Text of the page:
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Run, Doctor, Run: “Graduation” - film review

    I think that Cristian Mungiu is the last filmmaker who could be suspected of using the strategy of the symbols, of the metaphors, of the nicely shaped language. Our filmmaker`s tactic - “less is more” – has the subtlety of the simplicity to introduce us ex-abrupto to the world of the film, in a kind of immediacy of the witness condition.
And this is where the nervosity of the openings of his films, the long shots of his inaugural sequences starts. The camera has no breathing space, it doesn`t hover around, it has no time to wait. Let`s remember how Beyond the Hills starts: a girl makes her way through the crowd of people that got off the train. She doesn`t go along with them, but against the human wave.She doesn`t let herself get carried away, she doesn`t measure her steps to adjust to theirs, but she cuts through the wave, like an ice patrol ship that cuts through ice. Of course, we only get to see her from behind, like so many other times in his films, but we can fully feel the young woman`s tumult.
Where many others choose the soft breathing and the startle, Cristian Mungiu makes us hear the panting. Graduation starts in no other way: one stone thrown by an unknown person through the window of the protagonist`s house was enough to plunge into a tension that wouldn`t leave us during the two hours and a half of the film. Even if the gesture would later be left behind, the tone was set. The anxiety seems to be the constant companion of our hero, doctor Romeo Aldea(Adrian Titieni).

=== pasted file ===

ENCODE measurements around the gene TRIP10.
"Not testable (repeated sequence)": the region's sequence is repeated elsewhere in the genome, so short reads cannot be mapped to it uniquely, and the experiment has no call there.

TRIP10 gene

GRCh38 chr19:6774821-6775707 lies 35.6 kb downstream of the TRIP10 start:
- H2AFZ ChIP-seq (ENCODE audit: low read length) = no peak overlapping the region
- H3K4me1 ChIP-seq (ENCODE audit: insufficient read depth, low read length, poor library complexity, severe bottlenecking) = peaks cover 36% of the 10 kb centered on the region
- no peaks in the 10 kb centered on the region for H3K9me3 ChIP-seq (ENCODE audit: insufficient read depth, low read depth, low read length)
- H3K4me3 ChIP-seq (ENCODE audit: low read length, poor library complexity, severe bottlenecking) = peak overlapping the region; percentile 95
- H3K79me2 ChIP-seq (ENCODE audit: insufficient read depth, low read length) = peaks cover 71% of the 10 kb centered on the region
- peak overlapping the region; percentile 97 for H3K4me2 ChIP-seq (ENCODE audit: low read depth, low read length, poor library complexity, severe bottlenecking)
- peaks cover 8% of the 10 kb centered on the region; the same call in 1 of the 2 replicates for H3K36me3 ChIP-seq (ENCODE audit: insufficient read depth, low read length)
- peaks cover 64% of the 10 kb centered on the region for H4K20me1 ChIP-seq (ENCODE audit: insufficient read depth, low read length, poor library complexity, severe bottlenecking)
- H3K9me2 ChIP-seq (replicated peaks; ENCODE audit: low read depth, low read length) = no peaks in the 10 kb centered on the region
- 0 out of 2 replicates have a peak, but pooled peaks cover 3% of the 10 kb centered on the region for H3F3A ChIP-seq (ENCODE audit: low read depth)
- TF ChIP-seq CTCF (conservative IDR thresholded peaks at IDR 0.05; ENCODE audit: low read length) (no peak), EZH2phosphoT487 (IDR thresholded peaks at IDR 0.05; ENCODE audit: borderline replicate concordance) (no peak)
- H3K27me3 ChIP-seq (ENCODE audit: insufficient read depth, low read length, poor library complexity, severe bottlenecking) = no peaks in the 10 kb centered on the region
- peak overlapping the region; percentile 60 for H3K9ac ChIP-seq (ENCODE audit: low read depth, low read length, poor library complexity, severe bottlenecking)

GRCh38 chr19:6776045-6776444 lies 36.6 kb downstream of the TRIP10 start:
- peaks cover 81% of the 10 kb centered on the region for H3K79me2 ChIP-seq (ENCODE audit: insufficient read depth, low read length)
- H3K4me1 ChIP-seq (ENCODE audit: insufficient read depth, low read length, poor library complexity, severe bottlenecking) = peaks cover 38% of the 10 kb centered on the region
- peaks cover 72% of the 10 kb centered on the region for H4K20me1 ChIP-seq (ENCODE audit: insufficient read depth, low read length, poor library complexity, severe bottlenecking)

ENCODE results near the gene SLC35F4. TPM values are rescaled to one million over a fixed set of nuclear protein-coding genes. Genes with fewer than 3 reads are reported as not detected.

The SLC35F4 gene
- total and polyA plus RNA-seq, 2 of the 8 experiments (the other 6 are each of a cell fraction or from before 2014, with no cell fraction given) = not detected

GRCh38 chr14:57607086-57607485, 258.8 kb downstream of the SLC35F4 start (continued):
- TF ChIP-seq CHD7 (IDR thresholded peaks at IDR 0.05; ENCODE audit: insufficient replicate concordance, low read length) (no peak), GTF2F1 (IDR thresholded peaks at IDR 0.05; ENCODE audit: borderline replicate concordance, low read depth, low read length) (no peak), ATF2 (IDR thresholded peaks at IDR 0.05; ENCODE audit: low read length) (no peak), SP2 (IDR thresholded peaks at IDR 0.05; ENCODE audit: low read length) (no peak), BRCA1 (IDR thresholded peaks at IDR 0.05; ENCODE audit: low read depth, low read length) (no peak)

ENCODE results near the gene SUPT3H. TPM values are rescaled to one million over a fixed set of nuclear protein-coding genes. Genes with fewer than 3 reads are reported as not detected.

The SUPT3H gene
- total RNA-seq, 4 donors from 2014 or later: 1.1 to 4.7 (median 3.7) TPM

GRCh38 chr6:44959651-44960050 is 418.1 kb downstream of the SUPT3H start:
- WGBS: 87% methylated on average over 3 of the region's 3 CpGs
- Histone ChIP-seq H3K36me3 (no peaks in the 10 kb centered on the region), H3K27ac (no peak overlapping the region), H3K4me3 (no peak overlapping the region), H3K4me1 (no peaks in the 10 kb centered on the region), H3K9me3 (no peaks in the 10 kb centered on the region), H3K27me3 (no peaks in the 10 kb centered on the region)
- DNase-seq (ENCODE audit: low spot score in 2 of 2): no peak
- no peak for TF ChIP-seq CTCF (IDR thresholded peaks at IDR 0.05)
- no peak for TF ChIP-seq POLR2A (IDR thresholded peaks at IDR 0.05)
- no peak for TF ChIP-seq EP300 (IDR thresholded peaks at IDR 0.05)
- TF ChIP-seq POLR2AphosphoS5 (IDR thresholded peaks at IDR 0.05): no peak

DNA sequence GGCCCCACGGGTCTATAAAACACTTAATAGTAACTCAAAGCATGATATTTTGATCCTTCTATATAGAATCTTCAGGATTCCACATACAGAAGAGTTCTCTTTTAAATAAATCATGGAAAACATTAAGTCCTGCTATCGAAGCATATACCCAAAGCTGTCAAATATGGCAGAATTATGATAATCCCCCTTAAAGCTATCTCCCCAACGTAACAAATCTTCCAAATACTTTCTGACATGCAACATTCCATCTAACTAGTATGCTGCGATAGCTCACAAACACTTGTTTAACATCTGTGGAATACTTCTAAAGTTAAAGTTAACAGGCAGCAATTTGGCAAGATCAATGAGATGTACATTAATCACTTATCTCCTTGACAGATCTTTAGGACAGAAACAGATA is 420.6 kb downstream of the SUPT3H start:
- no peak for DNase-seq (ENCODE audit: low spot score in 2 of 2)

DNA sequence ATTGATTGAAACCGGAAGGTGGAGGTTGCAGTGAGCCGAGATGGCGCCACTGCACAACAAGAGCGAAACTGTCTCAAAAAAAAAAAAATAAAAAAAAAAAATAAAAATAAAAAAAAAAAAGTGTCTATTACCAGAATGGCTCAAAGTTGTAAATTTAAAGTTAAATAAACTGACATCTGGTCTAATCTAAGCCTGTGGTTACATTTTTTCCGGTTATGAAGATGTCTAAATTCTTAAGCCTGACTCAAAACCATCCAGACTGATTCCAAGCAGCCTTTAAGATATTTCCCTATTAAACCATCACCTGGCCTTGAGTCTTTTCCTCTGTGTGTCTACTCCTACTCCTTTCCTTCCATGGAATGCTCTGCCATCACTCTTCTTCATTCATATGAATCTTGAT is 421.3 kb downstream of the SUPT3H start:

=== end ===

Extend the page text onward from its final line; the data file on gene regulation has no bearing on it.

There is a – disguised – restlessness in dealing with the domestic dialogues with a wife that always seems to have just been woken up from her sleep; slightly aboulic, and utterly powerless, when LiaBugnar comes from “the other room”, she just looks like coming from another world. Or in dealing with the hasty dates with a lover about whom we`ll soon find out she also has a lot on her plate. Maybe this is the reason why their love scene – or whatever that was - seems so clumsy; dramaturgically speaking, that moment was chosen to be the one that could emphasize, precisely by means of its inadequacy, the seriousness of the piece of news brought by an unfitting phone call.
His daughter Eliza (Maria Drăguș), who is right on the verge of taking her Graduation exams, was the victim of an aggression, a possible rape attempt. And as we know that a misfortune never comes alone, besides the psychological trauma, the girl ends up also with her right arm in a cast. And that is some piece of hard luck that must be overcome at any costs, given the fact that the girl was given a chance to get a scholarship at one of the most prestigious English universities. On one condition: top grades at the Graduation exams. Will Eliza be able to overtake them?
The daughter seems to be more centered than her father, who is downright desperate when thinking that she might miss this opportunity. From that moment on, Romeo Aldea`s life, full of worries as it already is (Titieni carries their bitterness on his face right from the start) will become a ceaseless race of a tormented man, always on the run. The imminence of putting in motion an entire chain of interventions that might ensure the grades that are responsible for his daughter`s happiness is contended by Eliza`s hesitation itself.